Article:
Earlier this week, we announced that UF faculty garnered a record $724 million in research awards in fiscal year 2015-16, which ended on June 30. As Vice President for Research, I see first-hand all of the work that goes into the development of grant proposals, so it is always rewarding to be able to share this kind of news with the campus community.
As impressive as the total awards amount is, it is the stories behind those awards that really illustrate the quality and breadth of the UF research enterprise.
About $450 million of the funding came from federal agencies, led by the National Institutes of Health with $178.6 million, a 17 percent increase over last year. U.S. Department of Agriculture funding was at $68 million; funding from the National Science Foundation was up nearly 35 percent to $63.3 million; and funding from the U.S. Department of Education more than doubled to $25.7 million.
The state of Florida provided another $50 million, up nearly 29 percent over 2015; and foundations and non-profits provided $110 million in support, a 21 percent increase. Industry, local governments and other sources funded the remaining $113 million.
It is this diversity in our research portfolio that has kept us on an upward trajectory for many years. In fact, research awards have increased 24 percent over the last decade in large part because our faculty continue to be very strategic at pursuing funding from the source that is the best fit for their science – government agency, industry or foundation.
And that funding touches every part of the university.
The College of Medicine in Gainesville and Jacksonville brought in $298 million; IFAS received $140 million; the College of Engineering was at $75 million; and the College of Liberal Arts and Sciences received $40 million. The remaining colleges had a combined $171 million.
Notable grants from NIH include $4 million to the Institute on Aging to develop strategies to address low-grade chronic inflammation and movement disabilities in the elderly; $3.6 million to the Diabetes Institute to continue its research on type 1 diabetes; and nearly $3 million to the Center for Translational Research in Neurodegenerative Disease to establish an Alzheimer’s Disease Research Center.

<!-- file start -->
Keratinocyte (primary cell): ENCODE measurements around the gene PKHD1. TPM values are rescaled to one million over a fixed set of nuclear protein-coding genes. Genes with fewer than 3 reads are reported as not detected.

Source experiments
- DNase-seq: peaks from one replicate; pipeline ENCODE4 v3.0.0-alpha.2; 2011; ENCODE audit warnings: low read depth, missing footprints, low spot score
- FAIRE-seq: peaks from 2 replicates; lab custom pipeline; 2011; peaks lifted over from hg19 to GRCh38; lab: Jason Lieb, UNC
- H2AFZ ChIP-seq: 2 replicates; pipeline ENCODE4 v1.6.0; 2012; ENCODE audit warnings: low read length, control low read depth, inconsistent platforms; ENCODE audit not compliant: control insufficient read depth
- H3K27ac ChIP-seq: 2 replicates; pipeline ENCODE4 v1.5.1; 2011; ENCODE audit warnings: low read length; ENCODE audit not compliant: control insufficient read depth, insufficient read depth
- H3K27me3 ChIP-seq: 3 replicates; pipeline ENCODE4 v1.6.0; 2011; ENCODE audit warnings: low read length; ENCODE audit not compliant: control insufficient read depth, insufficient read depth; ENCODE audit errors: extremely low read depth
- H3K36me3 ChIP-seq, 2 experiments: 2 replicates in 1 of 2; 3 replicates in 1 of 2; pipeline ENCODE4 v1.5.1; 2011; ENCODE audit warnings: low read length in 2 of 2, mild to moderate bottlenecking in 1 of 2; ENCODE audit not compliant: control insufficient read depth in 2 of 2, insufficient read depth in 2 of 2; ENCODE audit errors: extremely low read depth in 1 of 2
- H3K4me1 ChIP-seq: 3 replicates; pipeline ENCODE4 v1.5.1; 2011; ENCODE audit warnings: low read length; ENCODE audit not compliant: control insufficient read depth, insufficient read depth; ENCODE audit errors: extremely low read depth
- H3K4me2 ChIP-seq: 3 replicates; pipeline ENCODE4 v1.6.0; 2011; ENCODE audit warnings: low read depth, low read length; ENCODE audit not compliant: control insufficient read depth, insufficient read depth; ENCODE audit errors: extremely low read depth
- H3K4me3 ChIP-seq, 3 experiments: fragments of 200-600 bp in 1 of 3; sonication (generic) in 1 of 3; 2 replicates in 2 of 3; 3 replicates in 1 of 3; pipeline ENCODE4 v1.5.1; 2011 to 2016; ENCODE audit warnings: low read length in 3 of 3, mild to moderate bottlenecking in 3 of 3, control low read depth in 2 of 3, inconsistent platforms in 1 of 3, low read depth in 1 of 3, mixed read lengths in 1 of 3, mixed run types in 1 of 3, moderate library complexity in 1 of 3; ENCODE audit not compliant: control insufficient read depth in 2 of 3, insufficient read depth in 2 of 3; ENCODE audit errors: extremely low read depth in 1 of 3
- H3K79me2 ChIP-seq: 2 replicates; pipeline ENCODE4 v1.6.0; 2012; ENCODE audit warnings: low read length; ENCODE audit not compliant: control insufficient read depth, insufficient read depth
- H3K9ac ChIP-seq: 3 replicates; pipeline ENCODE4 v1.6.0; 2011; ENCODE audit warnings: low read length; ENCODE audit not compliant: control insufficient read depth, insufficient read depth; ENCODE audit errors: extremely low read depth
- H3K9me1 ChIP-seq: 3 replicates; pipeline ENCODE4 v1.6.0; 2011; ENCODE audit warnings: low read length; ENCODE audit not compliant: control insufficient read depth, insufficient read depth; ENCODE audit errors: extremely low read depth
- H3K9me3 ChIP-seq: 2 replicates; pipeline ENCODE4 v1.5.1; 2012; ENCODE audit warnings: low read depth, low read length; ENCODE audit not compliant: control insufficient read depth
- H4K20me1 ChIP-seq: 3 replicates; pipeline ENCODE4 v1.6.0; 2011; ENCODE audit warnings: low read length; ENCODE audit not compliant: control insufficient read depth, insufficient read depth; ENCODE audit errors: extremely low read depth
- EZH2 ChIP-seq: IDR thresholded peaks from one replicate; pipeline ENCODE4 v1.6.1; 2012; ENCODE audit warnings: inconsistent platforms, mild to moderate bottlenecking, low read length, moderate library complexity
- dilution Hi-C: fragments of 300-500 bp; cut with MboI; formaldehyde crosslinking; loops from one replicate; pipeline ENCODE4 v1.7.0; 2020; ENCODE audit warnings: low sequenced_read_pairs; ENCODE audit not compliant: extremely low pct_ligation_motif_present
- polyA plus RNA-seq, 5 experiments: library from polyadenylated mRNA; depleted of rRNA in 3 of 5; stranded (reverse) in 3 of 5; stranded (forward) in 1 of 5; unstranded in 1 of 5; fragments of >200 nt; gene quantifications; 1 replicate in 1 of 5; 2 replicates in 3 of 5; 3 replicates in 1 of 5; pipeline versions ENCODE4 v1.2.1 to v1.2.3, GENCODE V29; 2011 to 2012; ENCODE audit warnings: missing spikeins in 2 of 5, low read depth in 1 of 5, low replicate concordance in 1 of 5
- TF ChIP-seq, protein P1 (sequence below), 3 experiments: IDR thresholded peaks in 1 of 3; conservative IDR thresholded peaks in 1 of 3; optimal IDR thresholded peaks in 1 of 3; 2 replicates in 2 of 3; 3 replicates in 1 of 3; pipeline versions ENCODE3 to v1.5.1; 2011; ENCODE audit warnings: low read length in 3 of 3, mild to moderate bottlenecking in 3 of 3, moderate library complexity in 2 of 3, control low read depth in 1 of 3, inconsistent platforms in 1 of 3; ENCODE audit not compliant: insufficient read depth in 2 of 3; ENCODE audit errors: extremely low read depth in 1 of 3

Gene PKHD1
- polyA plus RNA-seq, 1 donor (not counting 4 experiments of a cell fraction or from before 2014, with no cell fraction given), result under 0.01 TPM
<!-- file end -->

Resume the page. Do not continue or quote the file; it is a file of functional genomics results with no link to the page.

As Dr. David Guzick, UF’s senior vice president for health affairs, said: “Research grants from the NIH are among the most prestigious recognitions of excellence that biomedical scientists can receive. Competition for NIH grants is a demanding process in which the innovation and excellence of one’s research is assessed by scientific peers against a limited budget. The growing success by UF’s faculty in winning competitive research grants from the NIH is therefore a tremendous testimony to the esteem in which they are held by the scientific community.”
Major U.S. Department of Agriculture grants to IFAS included $4.4 million to develop turfgrass with improved drought resistance; $3.4 million to try to stem the impact of laurel wilt on avocados; and $3.4 million to combat a bacterial disease damaging tomatoes.
“A record year for research awards to IFAS is important in two ways. It means we can accelerate our search for solutions to the challenges faced by farmers, families and all Floridians,” said Jack Payne, senior vice president for agriculture and natural resources. “The awards also signal that the USDA and other funding agencies recognize the quality of our science and the impact our faculty make by improving people’s lives.”
Other federal awards included more than $8 million from the U.S. Department of Commerce Economic Development Administration for Phase II of the Florida Innovation Hub and $5 million from the Department of Education to expand the College of Education CEEDAR Center’s work with teachers and public school leaders who serve students with disabilities.
The 50,000-square-foot expansion of the Innovation Hub will provide much-needed space for technology startups near UF, said director Jane Muir.
“Several companies in the Florida Innovation Hub are projecting significant growth in the near future and will need expansion space that is not readily available in Gainesville,” Muir said. “In addition, Phase I is operating at capacity and needs additional space to accommodate demand.”
The largest non-governmental grant was $7.6 million from the Patient-Centered Outcomes Research Institute, or PCORI, for the OneFlorida Clinical Research Consortium to continue to expand a statewide network which links UF with other universities, health systems and patients around the state to address health challenges like concussion, hypertension and teen smoking.
Maddie’s Fund, a pet rescue foundation, awarded the College of Veterinary Medicine nearly $4.2 million to continue to grow the college’s shelter medicine program. The foundation has provided $11 million in support to UF’s program since it was founded in 2008.
Faculty willing to do the hard work of pursuing external grant funding are an important reason why UF is now a world-class research institution, ranked among the best public universities in the United States.
Citizens of Florida and beyond and our students here on campus all benefit from the research UF scientists and scholars conduct.